It cannot be that animals have rights because God made animals. God also made rocks and the hydrogen that thinly permeates the far reaches of space. If all things have rights by virtue of having been made by God, then it cannot be that all things have equal rights. If a stone had equal rights to the rain, the rain would commit an injustice by wearing it down over time, or by penetrating its cracks and freezing in the winter to split it. Animals would commit an injustice to plants by eating them. Therefore, those things that are superior kinds of beings have greater rights than the inferior. So, living things have superior rights to non-living things, animals to plants, higher animals to lower (such as reptiles to insects, mammals to reptiles, dogs to rabbits). It stands to reason if we rank all created things in such a hierarchy, that one kind of thing rather than a group of different things would have superior rights over all. Since rights in this scheme come from having been made by God, it would stand to reason that the thing with the greatest rights would be the thing that God has made to be most like Himself. Since only humans have the capacity to even ponder this idea and to create, God being omniscient and omnipotent, humans clearly are the most God-like of known life forms. The rights of humans therefore supersede any rights animals might have by virtue of being made by God.

However, the fact that they are made by God does indicate that they belong to God in some way. As such, all of creation right down to the grains of sand on the seashore, should be respected by humans, and looked upon with awe and wonder. Two things need to be said about this. One is this: If we speak informally to say that rocks and trees and animals "deserve" respect, we speak only analogously. It is God Who deserves the respect we should extend to creation, and creation "deserves" it only by virtue of creation belonging to God, and our use of the word more indicates our duty, something in us, than something in creation. The other thing is this: Respect does not mean everything is sacrosanct and untouchable and unusable. If you borrow a book from me and respect the book the way it "deserves" (=the way you ought) because it is mine, that does not mean you do not read it. It means that when you do read it, you handle it carefully.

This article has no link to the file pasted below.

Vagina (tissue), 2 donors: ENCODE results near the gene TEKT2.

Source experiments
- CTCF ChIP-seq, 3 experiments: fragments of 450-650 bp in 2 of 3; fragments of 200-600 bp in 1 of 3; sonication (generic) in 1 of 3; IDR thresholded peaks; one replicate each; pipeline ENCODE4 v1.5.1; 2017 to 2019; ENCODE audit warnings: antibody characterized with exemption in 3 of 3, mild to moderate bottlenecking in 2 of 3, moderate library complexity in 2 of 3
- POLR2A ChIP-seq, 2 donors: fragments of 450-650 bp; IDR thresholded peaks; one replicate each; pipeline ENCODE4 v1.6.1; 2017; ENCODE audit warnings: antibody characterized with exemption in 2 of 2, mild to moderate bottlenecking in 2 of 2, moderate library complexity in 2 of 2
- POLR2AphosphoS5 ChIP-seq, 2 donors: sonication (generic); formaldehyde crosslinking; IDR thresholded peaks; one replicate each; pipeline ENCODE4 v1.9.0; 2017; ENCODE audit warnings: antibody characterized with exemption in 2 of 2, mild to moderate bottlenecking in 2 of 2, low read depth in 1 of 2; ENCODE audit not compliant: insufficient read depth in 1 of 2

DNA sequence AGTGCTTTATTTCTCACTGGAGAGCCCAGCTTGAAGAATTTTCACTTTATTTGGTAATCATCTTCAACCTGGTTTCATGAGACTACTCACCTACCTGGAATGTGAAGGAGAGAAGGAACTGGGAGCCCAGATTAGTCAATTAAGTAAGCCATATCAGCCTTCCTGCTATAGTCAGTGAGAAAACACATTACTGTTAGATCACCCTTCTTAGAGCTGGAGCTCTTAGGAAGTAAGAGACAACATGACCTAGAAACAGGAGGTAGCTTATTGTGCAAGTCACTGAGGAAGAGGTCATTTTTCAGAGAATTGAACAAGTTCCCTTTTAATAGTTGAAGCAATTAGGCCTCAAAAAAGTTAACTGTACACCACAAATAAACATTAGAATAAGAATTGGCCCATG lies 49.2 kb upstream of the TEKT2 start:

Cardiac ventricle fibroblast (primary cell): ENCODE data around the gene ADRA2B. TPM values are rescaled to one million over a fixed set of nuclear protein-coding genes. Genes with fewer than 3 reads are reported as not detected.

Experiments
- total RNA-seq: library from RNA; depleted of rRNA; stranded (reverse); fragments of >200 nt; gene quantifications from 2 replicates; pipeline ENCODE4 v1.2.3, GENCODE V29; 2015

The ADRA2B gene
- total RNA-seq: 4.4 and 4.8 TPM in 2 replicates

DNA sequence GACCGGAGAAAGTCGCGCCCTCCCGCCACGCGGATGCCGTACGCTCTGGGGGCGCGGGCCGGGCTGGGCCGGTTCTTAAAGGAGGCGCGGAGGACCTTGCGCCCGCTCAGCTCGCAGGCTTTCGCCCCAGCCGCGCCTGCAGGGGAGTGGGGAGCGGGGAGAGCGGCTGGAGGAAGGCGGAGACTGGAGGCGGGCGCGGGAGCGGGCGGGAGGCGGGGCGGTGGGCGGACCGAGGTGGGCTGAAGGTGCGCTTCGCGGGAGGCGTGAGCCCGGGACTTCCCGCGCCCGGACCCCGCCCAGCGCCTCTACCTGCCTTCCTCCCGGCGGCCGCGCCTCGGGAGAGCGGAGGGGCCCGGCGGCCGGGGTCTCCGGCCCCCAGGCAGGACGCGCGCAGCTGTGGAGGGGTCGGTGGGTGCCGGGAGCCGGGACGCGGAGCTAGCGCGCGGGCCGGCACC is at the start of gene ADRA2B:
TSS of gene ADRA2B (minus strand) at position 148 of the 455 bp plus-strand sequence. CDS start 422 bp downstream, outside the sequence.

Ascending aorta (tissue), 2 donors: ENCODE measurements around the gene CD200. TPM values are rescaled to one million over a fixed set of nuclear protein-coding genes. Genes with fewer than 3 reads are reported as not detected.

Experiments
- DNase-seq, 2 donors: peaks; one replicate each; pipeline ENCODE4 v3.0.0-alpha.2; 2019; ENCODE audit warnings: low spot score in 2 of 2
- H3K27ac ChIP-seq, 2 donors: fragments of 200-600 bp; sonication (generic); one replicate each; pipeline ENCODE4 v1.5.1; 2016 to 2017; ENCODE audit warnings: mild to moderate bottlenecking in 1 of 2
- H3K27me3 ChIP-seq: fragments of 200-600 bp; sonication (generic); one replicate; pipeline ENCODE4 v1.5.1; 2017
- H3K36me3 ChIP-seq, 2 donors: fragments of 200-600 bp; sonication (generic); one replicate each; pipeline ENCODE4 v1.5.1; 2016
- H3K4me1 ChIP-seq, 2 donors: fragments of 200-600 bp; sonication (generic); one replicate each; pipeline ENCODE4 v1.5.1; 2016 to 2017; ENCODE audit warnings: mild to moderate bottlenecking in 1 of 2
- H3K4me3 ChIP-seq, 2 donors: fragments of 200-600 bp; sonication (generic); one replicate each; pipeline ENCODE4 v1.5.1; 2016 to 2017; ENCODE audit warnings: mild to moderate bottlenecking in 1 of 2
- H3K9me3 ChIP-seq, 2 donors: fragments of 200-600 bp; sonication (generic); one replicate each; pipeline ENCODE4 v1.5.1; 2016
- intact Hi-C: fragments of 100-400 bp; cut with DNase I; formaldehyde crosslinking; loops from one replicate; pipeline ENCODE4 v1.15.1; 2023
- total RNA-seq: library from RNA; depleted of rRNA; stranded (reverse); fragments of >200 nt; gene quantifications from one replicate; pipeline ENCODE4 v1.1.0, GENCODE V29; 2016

So, I do advocate the humane treatment of animals but do not advocate the notion that all human use of animals is inherently inhumane. Animals can be kept as pets, or raised to give eggs, milk, fur, leather, and meat, or hunted for food or to protect crops and livestock and people with no injustice done. It is not these things that are intrinsically unjust or disrespectful. It is how humans go about doing those sorts of things that determines whether or not it is disrespectful. Stewardship of God's creation precludes both abuse and neglect. Stewardship means using what God has made, but with respect for the fact that God made it.

And again, if animals have any rights at all, this notion of "rights" is only analogous. It speaks to our duty and points beyond the animals to God as the object of our duty and respect, rather than speaking to something in deer and rats as such that demands justice. It is an informal and colloquial way of speaking and not scientific or expository in a formal sense.